WASHINGTON, April 15 (UPI) — The U.S. Food and Drug Administration says it has issued guidance to help small egg producers comply with 2009 federal egg safety regulations.
The new rules are designed to prevent Salmonella Enteritidis from infecting shell eggs during production, transportation and storage.
The new egg safety rules require egg producers to have preventive measures in place during the production of shell eggs in poultry houses and require subsequent refrigeration during storage and transportation to prevent Salmonella Enteritidis. The FDA said the regulation is expected to prevent thousands of cases of foodborne illness and the approximately 30 deaths caused by consumption of eggs contaminated with the bacterium that occur each year.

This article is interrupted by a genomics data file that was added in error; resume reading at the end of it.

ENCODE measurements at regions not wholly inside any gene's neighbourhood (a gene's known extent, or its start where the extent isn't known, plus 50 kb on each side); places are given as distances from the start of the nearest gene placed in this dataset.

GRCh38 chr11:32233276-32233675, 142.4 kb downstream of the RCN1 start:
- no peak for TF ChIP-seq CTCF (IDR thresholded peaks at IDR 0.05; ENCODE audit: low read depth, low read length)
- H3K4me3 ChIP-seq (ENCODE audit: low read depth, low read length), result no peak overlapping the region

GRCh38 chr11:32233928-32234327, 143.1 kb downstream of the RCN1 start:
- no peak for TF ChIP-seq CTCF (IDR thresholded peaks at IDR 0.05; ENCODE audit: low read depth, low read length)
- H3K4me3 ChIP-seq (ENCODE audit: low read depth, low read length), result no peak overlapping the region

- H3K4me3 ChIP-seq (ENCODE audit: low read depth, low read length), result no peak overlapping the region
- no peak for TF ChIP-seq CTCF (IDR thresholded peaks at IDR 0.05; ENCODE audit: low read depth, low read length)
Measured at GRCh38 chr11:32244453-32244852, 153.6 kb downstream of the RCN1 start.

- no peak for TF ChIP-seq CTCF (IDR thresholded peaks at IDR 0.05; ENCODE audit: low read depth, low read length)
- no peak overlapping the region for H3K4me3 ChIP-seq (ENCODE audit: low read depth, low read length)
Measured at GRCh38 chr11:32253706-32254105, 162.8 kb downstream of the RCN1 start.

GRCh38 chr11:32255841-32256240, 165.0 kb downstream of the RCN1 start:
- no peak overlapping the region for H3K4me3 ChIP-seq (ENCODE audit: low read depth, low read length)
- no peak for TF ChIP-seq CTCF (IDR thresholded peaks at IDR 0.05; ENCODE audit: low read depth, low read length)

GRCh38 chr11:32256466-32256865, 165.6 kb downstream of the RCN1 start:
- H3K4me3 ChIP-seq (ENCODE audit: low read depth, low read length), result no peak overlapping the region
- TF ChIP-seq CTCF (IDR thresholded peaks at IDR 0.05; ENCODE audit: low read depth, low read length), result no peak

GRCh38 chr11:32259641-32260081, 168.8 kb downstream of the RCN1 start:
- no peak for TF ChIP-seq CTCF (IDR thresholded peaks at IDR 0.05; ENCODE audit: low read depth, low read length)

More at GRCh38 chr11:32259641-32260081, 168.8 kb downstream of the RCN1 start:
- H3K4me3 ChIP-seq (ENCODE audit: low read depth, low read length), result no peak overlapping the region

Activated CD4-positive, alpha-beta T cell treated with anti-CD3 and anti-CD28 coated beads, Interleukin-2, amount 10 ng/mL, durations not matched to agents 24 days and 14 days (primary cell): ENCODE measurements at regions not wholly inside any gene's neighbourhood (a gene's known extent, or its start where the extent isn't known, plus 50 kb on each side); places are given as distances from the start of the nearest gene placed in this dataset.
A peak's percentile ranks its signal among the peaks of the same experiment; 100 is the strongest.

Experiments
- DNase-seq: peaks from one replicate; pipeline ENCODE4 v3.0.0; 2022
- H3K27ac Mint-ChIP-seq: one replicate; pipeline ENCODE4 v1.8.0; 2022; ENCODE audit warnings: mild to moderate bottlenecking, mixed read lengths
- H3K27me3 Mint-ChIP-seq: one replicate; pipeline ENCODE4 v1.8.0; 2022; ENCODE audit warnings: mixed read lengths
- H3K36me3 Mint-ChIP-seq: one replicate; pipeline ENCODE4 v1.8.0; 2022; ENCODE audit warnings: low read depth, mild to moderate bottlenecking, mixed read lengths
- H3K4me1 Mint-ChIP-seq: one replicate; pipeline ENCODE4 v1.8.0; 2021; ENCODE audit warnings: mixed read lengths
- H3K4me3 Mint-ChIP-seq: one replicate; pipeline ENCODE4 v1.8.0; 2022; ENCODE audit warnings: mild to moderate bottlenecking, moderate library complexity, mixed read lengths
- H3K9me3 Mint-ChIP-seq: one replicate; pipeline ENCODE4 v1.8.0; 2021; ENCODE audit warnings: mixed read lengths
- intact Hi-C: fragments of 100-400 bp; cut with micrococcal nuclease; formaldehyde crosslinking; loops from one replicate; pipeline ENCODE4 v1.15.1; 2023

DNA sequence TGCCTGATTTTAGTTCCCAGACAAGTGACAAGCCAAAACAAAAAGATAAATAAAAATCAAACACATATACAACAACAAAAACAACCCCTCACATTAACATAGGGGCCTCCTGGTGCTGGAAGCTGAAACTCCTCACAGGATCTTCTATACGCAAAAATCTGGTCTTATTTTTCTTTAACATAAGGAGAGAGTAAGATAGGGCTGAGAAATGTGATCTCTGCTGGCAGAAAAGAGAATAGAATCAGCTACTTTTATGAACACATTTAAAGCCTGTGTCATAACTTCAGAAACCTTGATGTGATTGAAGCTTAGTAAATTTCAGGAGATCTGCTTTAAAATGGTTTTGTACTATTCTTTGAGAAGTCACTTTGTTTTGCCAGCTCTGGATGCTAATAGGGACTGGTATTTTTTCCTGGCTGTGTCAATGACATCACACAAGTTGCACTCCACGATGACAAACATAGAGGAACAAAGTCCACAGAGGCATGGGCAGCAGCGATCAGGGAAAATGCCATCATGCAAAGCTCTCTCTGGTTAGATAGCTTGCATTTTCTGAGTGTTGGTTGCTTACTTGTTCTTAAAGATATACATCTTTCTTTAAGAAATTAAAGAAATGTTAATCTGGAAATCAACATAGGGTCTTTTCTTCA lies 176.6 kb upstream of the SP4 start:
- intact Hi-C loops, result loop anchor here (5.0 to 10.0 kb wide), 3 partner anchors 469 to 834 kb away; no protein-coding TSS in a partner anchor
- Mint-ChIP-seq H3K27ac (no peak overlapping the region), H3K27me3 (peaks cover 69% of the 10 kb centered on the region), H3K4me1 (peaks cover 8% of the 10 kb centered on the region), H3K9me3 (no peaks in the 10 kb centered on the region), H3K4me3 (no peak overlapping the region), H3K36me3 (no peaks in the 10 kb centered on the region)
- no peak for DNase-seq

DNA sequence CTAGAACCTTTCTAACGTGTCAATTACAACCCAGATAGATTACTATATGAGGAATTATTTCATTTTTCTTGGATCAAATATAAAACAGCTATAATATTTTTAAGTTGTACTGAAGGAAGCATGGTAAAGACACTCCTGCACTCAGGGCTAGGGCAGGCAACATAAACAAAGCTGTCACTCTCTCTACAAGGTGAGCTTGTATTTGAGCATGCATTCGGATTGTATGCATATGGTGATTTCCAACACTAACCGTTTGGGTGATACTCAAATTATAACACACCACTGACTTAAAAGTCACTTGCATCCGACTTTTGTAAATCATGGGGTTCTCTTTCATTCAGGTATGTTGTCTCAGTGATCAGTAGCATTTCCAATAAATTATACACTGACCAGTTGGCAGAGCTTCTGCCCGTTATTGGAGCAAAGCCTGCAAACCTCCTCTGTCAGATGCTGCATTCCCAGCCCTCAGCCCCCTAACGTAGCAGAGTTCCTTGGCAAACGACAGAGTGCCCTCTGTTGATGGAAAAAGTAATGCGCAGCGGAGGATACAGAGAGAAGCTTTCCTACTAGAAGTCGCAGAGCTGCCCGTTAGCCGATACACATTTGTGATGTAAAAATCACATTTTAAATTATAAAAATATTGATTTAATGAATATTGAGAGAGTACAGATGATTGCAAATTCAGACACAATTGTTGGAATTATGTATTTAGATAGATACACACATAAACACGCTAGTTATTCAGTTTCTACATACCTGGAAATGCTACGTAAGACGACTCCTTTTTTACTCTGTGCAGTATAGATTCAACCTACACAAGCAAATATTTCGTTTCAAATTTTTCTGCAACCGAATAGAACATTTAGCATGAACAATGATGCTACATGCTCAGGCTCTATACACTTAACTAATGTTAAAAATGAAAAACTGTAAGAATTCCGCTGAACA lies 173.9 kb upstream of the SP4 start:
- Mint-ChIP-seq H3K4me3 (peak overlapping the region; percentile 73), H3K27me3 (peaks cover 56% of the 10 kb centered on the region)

“The regulation affects all egg producers with 3,000 or more laying hens who do not sell all of their shell eggs directly to consumers,” the FDA said in a statement. “Producers with fewer than 3,000 laying hens are exempt from the requirements.
“Producers with 50,000 or more laying hens must be in compliance with the regulation by July 2010. Producers with at least 3,000, but fewer than 50,000 laying hens, must comply by July 2012.”
The new regulations are available at http://www.fda.gov/Food/GuidanceComplianceRegulatoryInformation/GuidanceDocuments/SmallBusinessesSmallEntityComplianceGuides/ucm207507.htm
Copyright 2010 United Press International, Inc. (UPI). Any reproduction, republication, redistribution and/or modification of any UPI content is expressly prohibited without UPI’s prior written consent.